W3C home > Mailing lists > Public > www-style@w3.org > April 2011

Re: [CSSOM] Searching/Navigating stylesheets

From: Boris Zbarsky <bzbarsky@MIT.EDU>
Date: Mon, 11 Apr 2011 14:44:36 -0700
Message-ID: <4DA37644.9080309@mit.edu>
To: "Tab Atkins Jr." <jackalmage@gmail.com>
CC: www-style list <www-style@w3.org>
On 4/11/11 12:57 PM, Tab Atkins Jr. wrote:
> Possible Solution: Add elem.rules(), which returns a list of rulesets
> (CSSStyleRule) that apply to the element, ordered by decreasing
> specificity.

Gecko sort of has this internally.  Webkit exposes this to web content, 
sort of.  See the discussion in 
https://bugzilla.mozilla.org/show_bug.cgi?id=438278

There are a bunch of open questions involving user/ua sheets, cross-site 
stylesheets, etc that need to be answered before exposing this sort of 
thing to web content.

> Also, elem.rules(‘property’), which filters the rulesets
> to only include ones which actually set the particular property.

Note that this is not as useful as it may seem (e.g. elem.rules("color") 
has a good chance of not telling you anything useful).  It's not clear 
to me whether the usefulness outweighs the footgun potential.

> Possible Solution: Add an @id name; rule that can be added to
> declaration blocks, and a document.ruleByID(name) function which
> returns the ruleset with the given id.

Or rather a ruleset with the given id; presumably one that comes last in 
cascade order?  Again, the question of what to do for cross-site 
stylesheets remains.

> Possible Solution: Add a rule.disable() and rule.enable() to CSSRule,
> and rule.disable(‘property’) and rule.enable(‘property’) to
> CSSStyleRule, which “turn off” the ruleset or the specific property,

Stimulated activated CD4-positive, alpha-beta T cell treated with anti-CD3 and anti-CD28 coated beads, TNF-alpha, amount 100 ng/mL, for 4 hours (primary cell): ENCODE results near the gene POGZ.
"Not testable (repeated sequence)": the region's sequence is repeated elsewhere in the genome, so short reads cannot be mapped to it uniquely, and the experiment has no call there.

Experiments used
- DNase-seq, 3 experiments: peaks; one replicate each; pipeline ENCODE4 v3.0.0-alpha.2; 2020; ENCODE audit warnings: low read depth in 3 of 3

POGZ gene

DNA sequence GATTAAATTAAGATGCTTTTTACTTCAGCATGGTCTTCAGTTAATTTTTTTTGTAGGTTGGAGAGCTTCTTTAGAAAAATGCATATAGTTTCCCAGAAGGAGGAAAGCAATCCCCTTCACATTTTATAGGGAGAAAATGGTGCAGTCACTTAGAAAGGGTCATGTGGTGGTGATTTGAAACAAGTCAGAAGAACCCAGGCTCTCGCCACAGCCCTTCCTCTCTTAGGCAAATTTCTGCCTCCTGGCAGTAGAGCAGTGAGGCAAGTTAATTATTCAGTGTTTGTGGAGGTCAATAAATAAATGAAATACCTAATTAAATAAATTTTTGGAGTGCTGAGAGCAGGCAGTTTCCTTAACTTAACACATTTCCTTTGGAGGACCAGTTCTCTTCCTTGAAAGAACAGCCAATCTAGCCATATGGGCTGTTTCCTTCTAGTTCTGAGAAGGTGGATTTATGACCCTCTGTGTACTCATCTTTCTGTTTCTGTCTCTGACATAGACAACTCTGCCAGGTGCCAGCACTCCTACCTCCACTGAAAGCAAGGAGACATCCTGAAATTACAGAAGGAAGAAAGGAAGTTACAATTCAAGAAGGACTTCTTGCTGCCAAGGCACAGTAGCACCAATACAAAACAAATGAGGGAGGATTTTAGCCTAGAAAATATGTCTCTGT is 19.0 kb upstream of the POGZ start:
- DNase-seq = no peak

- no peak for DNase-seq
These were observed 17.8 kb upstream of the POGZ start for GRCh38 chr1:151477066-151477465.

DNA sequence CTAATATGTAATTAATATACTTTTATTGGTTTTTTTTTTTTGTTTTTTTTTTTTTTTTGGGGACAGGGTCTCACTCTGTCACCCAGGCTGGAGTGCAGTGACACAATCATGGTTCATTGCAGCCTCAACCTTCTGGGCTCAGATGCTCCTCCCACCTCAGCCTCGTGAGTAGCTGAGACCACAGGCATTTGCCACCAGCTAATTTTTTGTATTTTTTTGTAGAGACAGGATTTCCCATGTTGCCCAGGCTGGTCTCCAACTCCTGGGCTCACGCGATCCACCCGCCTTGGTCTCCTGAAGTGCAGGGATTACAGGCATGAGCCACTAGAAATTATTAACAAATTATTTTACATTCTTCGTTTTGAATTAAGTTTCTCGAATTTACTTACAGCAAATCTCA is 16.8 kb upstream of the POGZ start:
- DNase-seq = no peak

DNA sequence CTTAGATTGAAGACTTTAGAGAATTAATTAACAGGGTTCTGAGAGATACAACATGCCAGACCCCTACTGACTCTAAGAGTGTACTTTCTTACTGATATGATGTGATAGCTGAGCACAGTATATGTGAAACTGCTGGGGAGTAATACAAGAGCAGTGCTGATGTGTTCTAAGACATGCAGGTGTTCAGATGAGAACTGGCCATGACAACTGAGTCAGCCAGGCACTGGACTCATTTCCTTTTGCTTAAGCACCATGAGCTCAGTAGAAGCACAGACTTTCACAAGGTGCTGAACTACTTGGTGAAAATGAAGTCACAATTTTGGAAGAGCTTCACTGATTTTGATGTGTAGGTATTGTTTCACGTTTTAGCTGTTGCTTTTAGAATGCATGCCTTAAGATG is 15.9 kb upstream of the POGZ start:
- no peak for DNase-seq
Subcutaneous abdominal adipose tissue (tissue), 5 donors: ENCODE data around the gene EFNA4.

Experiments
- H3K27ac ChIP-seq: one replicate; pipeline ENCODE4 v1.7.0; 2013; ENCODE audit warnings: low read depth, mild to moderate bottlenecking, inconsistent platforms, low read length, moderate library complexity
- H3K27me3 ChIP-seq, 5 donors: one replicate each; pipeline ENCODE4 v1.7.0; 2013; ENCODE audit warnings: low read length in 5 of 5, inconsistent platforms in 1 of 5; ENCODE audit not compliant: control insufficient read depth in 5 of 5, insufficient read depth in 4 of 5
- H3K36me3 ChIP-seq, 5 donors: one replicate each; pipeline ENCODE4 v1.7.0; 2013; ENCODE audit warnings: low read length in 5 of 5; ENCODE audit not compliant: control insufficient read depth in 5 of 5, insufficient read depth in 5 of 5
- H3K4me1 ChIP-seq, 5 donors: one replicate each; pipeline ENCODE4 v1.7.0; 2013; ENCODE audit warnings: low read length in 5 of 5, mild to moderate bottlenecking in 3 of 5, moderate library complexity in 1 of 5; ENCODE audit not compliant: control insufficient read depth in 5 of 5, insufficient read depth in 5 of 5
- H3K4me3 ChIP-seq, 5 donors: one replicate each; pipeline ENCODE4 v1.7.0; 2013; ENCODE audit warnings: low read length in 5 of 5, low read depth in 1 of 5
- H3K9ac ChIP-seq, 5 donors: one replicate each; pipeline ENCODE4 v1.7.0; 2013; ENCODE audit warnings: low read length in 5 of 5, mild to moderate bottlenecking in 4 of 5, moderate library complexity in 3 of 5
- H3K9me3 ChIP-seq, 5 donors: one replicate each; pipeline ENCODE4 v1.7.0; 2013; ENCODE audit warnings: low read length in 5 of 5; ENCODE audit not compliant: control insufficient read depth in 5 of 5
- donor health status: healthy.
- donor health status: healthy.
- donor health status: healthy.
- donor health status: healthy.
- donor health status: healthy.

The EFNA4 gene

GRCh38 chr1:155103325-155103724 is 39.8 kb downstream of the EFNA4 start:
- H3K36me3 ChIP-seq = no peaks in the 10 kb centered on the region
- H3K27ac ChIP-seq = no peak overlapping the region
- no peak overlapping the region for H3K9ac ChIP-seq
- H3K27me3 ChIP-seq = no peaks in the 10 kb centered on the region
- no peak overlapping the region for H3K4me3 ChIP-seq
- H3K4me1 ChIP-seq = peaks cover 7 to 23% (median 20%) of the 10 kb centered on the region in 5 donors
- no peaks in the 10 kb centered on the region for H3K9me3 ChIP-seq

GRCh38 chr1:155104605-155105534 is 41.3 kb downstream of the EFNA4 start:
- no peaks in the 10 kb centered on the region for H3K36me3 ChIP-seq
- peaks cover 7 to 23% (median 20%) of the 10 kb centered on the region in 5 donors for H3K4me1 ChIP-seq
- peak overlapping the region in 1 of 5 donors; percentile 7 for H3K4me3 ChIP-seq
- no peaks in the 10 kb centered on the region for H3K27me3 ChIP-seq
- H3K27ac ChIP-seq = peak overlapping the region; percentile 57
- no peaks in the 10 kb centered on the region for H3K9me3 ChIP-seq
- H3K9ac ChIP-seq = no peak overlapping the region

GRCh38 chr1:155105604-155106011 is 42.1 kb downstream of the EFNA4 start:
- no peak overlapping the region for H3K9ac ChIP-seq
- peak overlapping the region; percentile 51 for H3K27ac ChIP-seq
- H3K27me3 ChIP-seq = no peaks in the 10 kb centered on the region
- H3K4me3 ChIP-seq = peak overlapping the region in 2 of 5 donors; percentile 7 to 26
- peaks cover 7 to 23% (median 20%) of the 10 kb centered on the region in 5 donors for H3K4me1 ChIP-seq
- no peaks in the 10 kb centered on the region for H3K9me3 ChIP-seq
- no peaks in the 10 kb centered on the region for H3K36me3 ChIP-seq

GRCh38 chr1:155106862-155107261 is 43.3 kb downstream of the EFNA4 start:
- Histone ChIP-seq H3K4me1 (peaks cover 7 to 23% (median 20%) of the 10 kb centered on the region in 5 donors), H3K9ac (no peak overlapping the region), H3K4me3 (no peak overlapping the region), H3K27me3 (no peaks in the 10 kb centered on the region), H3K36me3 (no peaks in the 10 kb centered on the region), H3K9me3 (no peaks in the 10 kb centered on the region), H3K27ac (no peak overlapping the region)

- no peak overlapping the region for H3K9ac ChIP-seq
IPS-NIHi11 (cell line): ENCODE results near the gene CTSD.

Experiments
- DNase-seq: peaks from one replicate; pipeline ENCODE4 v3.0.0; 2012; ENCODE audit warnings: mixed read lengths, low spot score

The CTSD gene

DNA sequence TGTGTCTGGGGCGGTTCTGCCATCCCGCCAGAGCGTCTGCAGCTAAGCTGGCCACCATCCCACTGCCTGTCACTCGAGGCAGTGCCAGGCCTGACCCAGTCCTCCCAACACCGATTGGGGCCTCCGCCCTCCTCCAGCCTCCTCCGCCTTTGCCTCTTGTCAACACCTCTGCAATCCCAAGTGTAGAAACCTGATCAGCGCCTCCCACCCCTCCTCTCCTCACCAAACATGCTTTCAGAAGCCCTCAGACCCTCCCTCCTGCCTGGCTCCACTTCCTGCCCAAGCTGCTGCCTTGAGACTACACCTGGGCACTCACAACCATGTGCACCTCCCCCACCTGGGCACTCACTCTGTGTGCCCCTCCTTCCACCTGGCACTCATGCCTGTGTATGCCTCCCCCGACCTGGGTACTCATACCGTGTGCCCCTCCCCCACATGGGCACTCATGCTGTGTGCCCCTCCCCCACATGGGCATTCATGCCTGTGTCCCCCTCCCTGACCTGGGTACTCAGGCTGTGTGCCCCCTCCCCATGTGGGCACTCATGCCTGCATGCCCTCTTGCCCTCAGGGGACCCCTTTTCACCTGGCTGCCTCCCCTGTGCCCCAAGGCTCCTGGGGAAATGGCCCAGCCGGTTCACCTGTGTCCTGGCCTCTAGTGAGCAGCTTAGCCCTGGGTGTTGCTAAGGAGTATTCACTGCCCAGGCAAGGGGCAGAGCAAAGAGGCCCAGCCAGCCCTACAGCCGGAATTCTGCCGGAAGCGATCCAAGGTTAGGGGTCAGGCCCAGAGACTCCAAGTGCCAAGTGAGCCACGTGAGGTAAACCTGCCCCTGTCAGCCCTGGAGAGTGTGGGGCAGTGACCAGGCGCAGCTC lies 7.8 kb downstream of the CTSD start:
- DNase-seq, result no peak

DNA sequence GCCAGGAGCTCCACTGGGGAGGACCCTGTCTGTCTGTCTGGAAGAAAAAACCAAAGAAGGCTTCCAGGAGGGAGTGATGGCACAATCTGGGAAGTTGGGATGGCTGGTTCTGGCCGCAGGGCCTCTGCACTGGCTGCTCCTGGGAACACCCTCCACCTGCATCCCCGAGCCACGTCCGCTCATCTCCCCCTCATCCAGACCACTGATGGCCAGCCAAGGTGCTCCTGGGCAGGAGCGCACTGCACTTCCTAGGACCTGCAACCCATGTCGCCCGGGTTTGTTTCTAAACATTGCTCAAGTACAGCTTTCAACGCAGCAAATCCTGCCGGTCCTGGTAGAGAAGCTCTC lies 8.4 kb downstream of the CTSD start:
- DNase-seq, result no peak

> and turn it back on again.  This could possibly be reflected by a
> !disabled value appended to the property.

This makes sense to me for rules.  I'm not sure about doing it on a 
per-property basis...

> Possible Solution: Allow declaration blocks to be selected with
> Selectors.  A stylesheet is a root node, rulesets are children (some
> types of rulesets, like media rules, can have more rulesets as
> children), and properties are attributes on the ruleset.  You could
> then easily find your custom property by doing something like:

This involves the parser doing "something" with properties it can't 
parse, right?  I'm somewhat opposed to this.  If you can't parse it, you 
have no idea how to expose it properly.  I do note you considered this.

> After all, the parser knows what the property's name was

That's not necessarily true, no.

> the error-handling implicitly looks for things that look like property
> names and values so it can skip over them properly.

No, the error-handling just looks for ';' not inside 
parens/brackets/quotes/etc.  It's pretty easy to create things that look 
nothing like allowed property/value pairs and that current CSS parsers 
skip over just fine; you'd need to define new CSS parsing rules to make 
this work at all.

-Boris
Received on Monday, 11 April 2011 21:45:11 GMT

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